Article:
New DC Dining

DC is a solid dining city, frequented by those who live in and around it and by the millions of tourists who visit.
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With all the wrangling going on in DC -- interrupted by continual vacations among the electorate, it's surprising they ever get to go out to dinner. Indeed, the sighting of a major political figure at a restaurant is sufficient fodder for the local newspapers (those that are left), though a true celebrity is even better for the media mill.

Still, DC is a solid dining city, frequented by those who live in and around it and by the millions of tourists who visit. Here are some of my favorite new spots in town.

Del Campo
777 I Street NW


What hits you first as you enter Del Campo is the aroma of sweet smoke coming off everything from skirt steak and sweetbreads to charred beets and mortadella cheese sizzling on the huge grill that underpins most of the cooking at this grand South American restaurant located next to DC's Chinatown.

Peruvian Chef Victor Albisu, whose grandfather was a Cuban baker and whose mother ran a market where her son learned to grill from Argentinean and Uruguayan butchers, has so focused his expertise and energies to create a meat-centric menu on which everything shares common ground. Even seafood and ceviches are lashed with good olive oil and share the plates with chilies, charred onions and corn, yucca fries, tangy romesco sauce, chimichurri and salsa criolla. Bread is baked in cast-iron skillets, the bar serves street food when the kitchen closes -- empanadas, albondigas, chicharones, and a chivito sandwich ($20) stuffed with seared ribeye, mortadella, ham, olives, hearts of palm, and fried egg.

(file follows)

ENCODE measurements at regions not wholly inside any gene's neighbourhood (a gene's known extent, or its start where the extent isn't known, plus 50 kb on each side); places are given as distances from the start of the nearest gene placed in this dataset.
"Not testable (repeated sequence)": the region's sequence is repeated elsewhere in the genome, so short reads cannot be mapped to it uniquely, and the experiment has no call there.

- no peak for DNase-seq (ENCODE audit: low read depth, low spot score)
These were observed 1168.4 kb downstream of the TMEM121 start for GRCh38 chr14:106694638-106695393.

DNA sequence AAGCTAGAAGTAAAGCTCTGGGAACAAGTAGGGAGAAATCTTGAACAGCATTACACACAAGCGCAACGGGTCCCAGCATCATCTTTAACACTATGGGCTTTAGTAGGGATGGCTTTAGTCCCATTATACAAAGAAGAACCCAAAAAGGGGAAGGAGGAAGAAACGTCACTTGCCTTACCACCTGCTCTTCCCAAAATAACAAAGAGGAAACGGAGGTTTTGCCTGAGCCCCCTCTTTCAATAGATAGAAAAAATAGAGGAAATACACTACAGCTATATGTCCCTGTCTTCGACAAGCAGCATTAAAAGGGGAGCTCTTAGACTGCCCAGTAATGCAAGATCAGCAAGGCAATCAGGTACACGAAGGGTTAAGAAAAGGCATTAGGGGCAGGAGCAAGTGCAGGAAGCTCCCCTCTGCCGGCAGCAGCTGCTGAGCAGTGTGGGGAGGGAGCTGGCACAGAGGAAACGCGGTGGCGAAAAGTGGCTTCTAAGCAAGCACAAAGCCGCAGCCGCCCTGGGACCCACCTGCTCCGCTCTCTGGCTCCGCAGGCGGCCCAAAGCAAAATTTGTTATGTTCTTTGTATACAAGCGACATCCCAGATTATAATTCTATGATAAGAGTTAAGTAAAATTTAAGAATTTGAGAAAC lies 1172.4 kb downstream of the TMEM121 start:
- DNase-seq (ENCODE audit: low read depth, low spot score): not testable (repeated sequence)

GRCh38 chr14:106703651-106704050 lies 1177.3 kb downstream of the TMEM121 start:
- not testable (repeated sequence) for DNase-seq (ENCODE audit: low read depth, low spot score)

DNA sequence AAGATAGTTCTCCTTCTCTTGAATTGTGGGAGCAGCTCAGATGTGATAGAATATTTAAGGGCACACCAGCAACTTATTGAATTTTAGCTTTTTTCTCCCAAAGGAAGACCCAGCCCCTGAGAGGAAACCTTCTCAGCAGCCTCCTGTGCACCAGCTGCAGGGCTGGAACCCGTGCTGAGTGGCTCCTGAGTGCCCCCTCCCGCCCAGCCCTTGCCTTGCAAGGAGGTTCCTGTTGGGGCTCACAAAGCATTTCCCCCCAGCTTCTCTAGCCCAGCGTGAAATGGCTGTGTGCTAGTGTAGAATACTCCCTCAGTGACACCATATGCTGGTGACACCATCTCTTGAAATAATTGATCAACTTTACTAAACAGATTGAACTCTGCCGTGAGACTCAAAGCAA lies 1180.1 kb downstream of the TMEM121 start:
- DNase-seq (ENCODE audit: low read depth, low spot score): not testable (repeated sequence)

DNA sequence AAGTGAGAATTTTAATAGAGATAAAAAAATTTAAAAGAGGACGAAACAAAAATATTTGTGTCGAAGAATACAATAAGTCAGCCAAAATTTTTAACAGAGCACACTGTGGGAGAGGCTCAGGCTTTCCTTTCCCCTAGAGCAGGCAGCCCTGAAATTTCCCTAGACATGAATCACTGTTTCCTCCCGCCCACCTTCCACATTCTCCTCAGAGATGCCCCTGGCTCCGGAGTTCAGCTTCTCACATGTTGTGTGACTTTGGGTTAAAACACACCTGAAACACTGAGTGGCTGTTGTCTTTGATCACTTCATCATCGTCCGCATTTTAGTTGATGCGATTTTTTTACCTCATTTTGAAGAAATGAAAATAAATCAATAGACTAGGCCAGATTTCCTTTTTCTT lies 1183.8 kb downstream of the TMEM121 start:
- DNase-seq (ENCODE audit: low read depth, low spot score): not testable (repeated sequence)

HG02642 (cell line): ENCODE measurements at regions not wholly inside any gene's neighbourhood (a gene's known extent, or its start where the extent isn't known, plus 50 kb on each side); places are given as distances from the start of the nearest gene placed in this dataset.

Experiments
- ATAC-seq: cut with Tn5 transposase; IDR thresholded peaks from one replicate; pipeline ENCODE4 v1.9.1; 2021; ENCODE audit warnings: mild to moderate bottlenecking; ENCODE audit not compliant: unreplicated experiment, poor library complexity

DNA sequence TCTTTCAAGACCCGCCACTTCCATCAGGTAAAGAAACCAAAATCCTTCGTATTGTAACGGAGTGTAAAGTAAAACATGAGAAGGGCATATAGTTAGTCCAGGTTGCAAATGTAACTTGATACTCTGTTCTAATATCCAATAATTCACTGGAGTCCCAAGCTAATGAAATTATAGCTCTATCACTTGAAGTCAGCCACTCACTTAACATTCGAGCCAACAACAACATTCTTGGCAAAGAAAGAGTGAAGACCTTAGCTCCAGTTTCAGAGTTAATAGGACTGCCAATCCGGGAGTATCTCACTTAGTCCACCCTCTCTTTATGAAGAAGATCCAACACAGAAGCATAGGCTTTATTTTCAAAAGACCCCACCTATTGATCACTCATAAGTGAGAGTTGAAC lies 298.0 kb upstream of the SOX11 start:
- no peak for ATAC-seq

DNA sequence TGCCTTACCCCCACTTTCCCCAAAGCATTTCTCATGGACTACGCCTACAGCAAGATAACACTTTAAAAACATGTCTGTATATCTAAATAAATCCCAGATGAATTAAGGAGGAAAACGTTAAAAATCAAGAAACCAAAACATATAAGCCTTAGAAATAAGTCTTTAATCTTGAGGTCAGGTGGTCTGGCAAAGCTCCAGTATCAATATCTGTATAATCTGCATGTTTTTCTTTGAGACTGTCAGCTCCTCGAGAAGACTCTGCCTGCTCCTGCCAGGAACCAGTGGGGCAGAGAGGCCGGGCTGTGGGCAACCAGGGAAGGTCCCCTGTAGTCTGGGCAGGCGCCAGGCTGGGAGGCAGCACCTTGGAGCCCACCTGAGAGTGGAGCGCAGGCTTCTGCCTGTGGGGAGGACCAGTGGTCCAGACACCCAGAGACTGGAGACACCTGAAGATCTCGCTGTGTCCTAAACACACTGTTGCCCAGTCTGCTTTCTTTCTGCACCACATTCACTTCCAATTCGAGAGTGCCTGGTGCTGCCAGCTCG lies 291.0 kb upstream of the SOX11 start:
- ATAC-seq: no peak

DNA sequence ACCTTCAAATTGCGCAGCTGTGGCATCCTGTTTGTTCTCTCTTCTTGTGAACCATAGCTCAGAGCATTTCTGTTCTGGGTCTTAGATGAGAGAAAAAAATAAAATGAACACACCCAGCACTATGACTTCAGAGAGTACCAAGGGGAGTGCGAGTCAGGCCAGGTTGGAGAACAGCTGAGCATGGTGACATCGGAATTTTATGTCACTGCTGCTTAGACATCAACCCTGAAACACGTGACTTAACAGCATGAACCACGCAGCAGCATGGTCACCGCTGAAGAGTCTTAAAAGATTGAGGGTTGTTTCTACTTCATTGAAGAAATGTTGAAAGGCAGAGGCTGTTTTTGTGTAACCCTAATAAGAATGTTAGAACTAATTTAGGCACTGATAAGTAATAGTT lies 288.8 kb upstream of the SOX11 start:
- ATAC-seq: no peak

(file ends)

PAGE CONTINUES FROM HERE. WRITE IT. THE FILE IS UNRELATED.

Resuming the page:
The heart of the matter here is the array of meats (above) piled with generous slices of chorizo sausage (four kinds), short ribs, ribeye, lamb shank, pork belly, all of them gleaming, fat-rich, deep red, rosy or pink but always charred black ($9-$72).

You feast on all this in a splendidly expansive dining room with concrete walls and oak floors, antique mirrors and chandeliers, worn leather chairs and South American antiques. If Peruvian food in this country needs a template for the future, Del Campo is surely one of the most exciting new restaurants of this era.

Del Campo is open for lunch and dinner Mon.-Fri. and for dinner nightly.

Fuego Cocina y Tequileria
2800 Clarendon Boulevard
Arlington, VA


Another Latin-American restaurant -- this time mostly Mexican -- has made a big splash over in Arlington, Virginia, where Chef Jeff Tunks, Gus DiMillo, and David Wizenberg took over a defunct, two-story eatery and turned it into a riot of color, with Aztec-style tiles and textiles, mirrors and copper-clad fire pit, a 50-foot bar with gleaming shelves stocked with more than 120 tequilas (the signature margaritas are terrific), brushed metal barstools, grand staircase and an outdoor patio. The name of the restaurant means, "fire kitchen and tequila bar."

This is one of Passion Food Hospitality's many local restaurants, which include DC Coast, Acadiania, Ceiba, and PassionFish, and the largess of this newest enterprise is part of the company's usual MO: make it big, make it fun, make it authentic. Tunks and his crew spent considerable time enlivening traditional Mexican cooking, so start off with a few botanas, Mexican cold and hot plates such as the quesadilla de jaiba packed with lump crabmeat and three chile sauces ($10), or the flautas de pato of juicy shredded duck confit with Oaxacan white cheese and a black mole sauce ($9).

There are several tangy ceviches and for main courses -- if you can stop yourself from ordering the small plates -- include a pozole verde of hominy with slowly braised pork and green chile ($8); a vegetarian chile with avocado and crème ($8); and a "sizzling skillet" of meats, corn, and tortillas (market price).